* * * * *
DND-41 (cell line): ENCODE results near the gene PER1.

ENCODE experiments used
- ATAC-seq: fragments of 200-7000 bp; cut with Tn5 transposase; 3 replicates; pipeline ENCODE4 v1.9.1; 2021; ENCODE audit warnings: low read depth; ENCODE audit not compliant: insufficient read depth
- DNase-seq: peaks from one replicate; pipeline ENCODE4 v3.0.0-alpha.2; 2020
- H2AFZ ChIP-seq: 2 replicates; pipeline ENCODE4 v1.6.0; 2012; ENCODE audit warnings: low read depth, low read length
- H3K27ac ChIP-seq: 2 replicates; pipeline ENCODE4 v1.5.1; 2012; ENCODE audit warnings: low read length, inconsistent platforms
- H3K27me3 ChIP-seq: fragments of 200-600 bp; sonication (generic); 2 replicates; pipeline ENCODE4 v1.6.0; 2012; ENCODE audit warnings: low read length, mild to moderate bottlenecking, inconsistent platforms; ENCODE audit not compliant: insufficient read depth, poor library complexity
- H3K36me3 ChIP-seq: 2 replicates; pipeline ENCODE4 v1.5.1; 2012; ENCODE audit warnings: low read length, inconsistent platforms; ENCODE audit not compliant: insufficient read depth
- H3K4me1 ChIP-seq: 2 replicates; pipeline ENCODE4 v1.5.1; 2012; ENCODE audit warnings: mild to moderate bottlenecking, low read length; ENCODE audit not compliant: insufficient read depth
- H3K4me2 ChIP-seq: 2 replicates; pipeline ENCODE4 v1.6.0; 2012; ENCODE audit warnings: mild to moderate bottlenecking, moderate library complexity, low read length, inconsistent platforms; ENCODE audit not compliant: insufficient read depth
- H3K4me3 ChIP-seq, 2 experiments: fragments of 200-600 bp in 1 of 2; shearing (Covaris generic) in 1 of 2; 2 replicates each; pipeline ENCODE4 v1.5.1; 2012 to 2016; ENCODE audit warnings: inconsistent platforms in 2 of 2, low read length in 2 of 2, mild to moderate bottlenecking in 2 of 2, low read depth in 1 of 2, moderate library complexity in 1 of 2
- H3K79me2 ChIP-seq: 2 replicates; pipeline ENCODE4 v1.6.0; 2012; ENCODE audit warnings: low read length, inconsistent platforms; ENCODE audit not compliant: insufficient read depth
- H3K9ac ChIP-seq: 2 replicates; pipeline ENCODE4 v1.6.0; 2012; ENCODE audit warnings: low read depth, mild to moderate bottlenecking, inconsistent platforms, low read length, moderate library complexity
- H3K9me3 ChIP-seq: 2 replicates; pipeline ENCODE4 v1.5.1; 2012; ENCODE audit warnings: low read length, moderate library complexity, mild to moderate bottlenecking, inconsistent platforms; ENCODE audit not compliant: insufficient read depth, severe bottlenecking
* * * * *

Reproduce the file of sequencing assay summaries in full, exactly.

DND-41 (cell line): ENCODE results near the gene PER1.

ENCODE experiments used
- ATAC-seq: fragments of 200-7000 bp; cut with Tn5 transposase; 3 replicates; pipeline ENCODE4 v1.9.1; 2021; ENCODE audit warnings: low read depth; ENCODE audit not compliant: insufficient read depth
- DNase-seq: peaks from one replicate; pipeline ENCODE4 v3.0.0-alpha.2; 2020
- H2AFZ ChIP-seq: 2 replicates; pipeline ENCODE4 v1.6.0; 2012; ENCODE audit warnings: low read depth, low read length
- H3K27ac ChIP-seq: 2 replicates; pipeline ENCODE4 v1.5.1; 2012; ENCODE audit warnings: low read length, inconsistent platforms
- H3K27me3 ChIP-seq: fragments of 200-600 bp; sonication (generic); 2 replicates; pipeline ENCODE4 v1.6.0; 2012; ENCODE audit warnings: low read length, mild to moderate bottlenecking, inconsistent platforms; ENCODE audit not compliant: insufficient read depth, poor library complexity
- H3K36me3 ChIP-seq: 2 replicates; pipeline ENCODE4 v1.5.1; 2012; ENCODE audit warnings: low read length, inconsistent platforms; ENCODE audit not compliant: insufficient read depth
- H3K4me1 ChIP-seq: 2 replicates; pipeline ENCODE4 v1.5.1; 2012; ENCODE audit warnings: mild to moderate bottlenecking, low read length; ENCODE audit not compliant: insufficient read depth
- H3K4me2 ChIP-seq: 2 replicates; pipeline ENCODE4 v1.6.0; 2012; ENCODE audit warnings: mild to moderate bottlenecking, moderate library complexity, low read length, inconsistent platforms; ENCODE audit not compliant: insufficient read depth
- H3K4me3 ChIP-seq, 2 experiments: fragments of 200-600 bp in 1 of 2; shearing (Covaris generic) in 1 of 2; 2 replicates each; pipeline ENCODE4 v1.5.1; 2012 to 2016; ENCODE audit warnings: inconsistent platforms in 2 of 2, low read length in 2 of 2, mild to moderate bottlenecking in 2 of 2, low read depth in 1 of 2, moderate library complexity in 1 of 2
- H3K79me2 ChIP-seq: 2 replicates; pipeline ENCODE4 v1.6.0; 2012; ENCODE audit warnings: low read length, inconsistent platforms; ENCODE audit not compliant: insufficient read depth
- H3K9ac ChIP-seq: 2 replicates; pipeline ENCODE4 v1.6.0; 2012; ENCODE audit warnings: low read depth, mild to moderate bottlenecking, inconsistent platforms, low read length, moderate library complexity
- H3K9me3 ChIP-seq: 2 replicates; pipeline ENCODE4 v1.5.1; 2012; ENCODE audit warnings: low read length, moderate library complexity, mild to moderate bottlenecking, inconsistent platforms; ENCODE audit not compliant: insufficient read depth, severe bottlenecking